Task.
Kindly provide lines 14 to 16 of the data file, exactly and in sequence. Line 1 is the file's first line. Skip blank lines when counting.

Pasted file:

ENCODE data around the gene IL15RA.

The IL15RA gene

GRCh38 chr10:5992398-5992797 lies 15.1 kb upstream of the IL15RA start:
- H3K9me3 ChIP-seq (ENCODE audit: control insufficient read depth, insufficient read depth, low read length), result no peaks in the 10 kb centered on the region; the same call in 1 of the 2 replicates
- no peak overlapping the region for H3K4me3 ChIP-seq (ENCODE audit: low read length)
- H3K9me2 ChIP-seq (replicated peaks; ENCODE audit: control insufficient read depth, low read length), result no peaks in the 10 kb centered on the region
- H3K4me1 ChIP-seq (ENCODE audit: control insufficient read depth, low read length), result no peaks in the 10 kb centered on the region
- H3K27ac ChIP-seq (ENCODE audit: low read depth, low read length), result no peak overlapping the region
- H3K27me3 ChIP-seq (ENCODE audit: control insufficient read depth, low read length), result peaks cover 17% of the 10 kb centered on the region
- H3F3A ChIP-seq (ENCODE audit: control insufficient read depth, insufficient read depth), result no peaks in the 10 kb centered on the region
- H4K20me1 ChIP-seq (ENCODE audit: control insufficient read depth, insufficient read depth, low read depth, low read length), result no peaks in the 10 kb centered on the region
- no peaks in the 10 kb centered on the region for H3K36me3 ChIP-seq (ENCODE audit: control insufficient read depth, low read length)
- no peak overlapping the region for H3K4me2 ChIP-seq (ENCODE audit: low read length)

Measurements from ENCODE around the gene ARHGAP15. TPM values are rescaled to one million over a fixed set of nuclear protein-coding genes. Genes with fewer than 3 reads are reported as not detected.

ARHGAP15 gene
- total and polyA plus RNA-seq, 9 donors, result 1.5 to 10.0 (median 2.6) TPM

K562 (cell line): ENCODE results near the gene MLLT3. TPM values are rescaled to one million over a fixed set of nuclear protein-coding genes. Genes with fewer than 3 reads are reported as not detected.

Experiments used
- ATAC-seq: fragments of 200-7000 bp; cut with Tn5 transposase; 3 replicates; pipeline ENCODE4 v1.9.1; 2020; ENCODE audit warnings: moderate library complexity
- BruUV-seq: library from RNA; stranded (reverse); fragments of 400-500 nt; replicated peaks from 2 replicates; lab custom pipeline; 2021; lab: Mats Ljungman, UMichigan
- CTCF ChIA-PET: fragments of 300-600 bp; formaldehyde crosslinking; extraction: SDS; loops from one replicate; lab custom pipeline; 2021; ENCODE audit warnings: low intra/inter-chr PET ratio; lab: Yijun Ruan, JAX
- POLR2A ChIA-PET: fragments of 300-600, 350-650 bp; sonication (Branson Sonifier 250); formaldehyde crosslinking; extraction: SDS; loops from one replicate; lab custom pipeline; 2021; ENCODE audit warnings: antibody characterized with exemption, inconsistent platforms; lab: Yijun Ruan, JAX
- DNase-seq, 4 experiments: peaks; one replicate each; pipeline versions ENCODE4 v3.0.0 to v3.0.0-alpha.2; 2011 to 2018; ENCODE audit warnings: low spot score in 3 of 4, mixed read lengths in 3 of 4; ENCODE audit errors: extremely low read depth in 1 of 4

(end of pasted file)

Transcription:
Measurements from ENCODE around the gene ARHGAP15. TPM values are rescaled to one million over a fixed set of nuclear protein-coding genes. Genes with fewer than 3 reads are reported as not detected.

ARHGAP15 gene
- total and polyA plus RNA-seq, 9 donors, result 1.5 to 10.0 (median 2.6) TPM